KitchenLight bulb 11*2= 22
Light bulb 13*1,5= 19,5
Fan25*1,5= 37,5
Refrigerator(55)*(12)= 660
ToiletLight bulb 11*1,5= 16,5
Fan25*1= 25
Bathroom Light bulb 11*3= 33
Water WellWater Pump180*1,5= 270
Total 1726
Losses in Regulation,
Converters and Reserve
10% (Chosen For Example)=173
Total Expected Daily Consumption Ad= 1899 Wh

After calculating daily consumption (see Table I.) we will select battery voltage (12 V or 24 V DC). With regards to loses in power supply wiring it is better to choose higher voltage: USYST=24 V

- Further we'll calculate basic capacity of Battery CA [Ah]:

CA = Total Expected Daily
= Ad = 1899 = 79,125 Ah

System VoltageUSYST24

Battery capacity calculated this way is for uninterrupted working regime of DVE, without regard to its reserve capacity and without consideration to the depth of battery cycling. It is safer to consider daily reduction of operation of DVE max. 0,5 hour. Coefficient for battery charging is thus:
kA= 24 / (24 - 0,5) = 1,021

In order to maximize life expectancy of the batteries, the depth of discharge should not exceed 50% of its capacity.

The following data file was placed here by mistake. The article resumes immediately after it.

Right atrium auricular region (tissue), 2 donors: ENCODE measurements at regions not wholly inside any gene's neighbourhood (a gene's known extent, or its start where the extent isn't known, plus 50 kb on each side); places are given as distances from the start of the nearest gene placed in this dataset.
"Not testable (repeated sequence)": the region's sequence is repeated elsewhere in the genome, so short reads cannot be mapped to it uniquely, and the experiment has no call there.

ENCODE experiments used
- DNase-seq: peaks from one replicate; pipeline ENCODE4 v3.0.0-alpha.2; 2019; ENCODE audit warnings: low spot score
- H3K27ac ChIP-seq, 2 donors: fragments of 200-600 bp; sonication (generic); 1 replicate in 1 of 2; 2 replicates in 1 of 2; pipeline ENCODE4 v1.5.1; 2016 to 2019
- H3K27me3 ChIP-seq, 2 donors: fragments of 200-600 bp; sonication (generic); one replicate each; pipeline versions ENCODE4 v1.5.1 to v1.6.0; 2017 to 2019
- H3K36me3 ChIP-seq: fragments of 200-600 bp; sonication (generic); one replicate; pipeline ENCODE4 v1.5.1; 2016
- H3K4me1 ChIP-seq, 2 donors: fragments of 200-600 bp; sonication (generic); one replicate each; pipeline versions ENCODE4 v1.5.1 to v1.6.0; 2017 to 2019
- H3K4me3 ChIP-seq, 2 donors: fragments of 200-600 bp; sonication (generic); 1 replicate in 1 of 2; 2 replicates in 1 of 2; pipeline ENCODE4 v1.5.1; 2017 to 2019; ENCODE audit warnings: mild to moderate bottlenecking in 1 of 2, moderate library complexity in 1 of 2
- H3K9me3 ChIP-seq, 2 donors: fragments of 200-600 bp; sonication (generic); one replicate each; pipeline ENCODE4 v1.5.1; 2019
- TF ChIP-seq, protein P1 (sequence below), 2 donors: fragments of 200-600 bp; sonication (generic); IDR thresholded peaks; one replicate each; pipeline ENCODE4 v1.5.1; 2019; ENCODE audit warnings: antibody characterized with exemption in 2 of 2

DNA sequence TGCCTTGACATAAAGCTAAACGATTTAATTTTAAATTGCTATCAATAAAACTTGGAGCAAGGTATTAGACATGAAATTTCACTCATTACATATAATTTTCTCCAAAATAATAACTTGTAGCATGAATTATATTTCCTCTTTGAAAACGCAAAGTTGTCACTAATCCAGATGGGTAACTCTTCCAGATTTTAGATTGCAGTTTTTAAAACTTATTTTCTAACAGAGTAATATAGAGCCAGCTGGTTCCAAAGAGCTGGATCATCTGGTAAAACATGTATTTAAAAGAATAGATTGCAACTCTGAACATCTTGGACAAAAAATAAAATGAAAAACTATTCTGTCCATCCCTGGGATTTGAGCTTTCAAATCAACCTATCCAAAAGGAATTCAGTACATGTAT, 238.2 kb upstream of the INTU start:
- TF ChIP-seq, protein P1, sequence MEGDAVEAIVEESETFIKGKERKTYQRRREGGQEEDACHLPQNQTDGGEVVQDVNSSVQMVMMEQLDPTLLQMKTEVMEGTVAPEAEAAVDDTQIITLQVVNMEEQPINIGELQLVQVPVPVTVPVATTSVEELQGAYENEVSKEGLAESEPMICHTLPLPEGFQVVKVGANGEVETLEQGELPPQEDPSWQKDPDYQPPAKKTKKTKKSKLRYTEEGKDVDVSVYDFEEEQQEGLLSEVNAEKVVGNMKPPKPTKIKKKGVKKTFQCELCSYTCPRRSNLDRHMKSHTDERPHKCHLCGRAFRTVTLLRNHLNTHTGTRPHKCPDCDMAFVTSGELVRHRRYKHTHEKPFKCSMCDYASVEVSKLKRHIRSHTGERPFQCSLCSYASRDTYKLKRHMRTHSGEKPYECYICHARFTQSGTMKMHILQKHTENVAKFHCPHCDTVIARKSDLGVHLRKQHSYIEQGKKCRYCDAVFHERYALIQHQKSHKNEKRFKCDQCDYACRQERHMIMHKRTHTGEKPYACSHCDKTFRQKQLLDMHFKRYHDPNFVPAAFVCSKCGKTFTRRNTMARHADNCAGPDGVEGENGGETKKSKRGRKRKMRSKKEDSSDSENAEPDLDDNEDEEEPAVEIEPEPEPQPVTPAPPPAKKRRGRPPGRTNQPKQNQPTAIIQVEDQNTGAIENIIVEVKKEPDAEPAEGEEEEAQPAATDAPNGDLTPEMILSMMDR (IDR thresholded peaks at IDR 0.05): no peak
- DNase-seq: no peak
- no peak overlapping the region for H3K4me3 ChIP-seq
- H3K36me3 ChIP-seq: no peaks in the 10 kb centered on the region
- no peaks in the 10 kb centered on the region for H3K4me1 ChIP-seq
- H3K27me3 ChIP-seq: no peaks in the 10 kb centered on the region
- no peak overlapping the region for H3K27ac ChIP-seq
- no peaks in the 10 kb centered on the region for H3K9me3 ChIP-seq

For those reasons the depth of discharge will be set to:
hV = 0,5

- Next we'll calculate the optimum capacity of the batteries for operation of our electrical devices:

C = CA* kA / hV = 79,125 * 1,021 / 0,5 = 161,617 Ah

From available selection of optimal battery capacities we have selected two 12Volt batteries with the rating of 80 Ah. They will be connected in series for a total of 24 Volts:

Total available energy output of the selected batteries equals: C=160 Ahand output Voltage of both batteries connected in series:  U = 24 V (this coincides with USYST)

In order to operate the most energy demanding electrical devices simultaneously, it will be important to select appliances with a minimum power consumption designed for 230 V, 50 Hz AC power system in "Our" cabin.

These appliances are selected as an example:

Refrigerator:  55 W
Water Pump:180 W
Television:  50 W
Light:  13 W
Total:298 W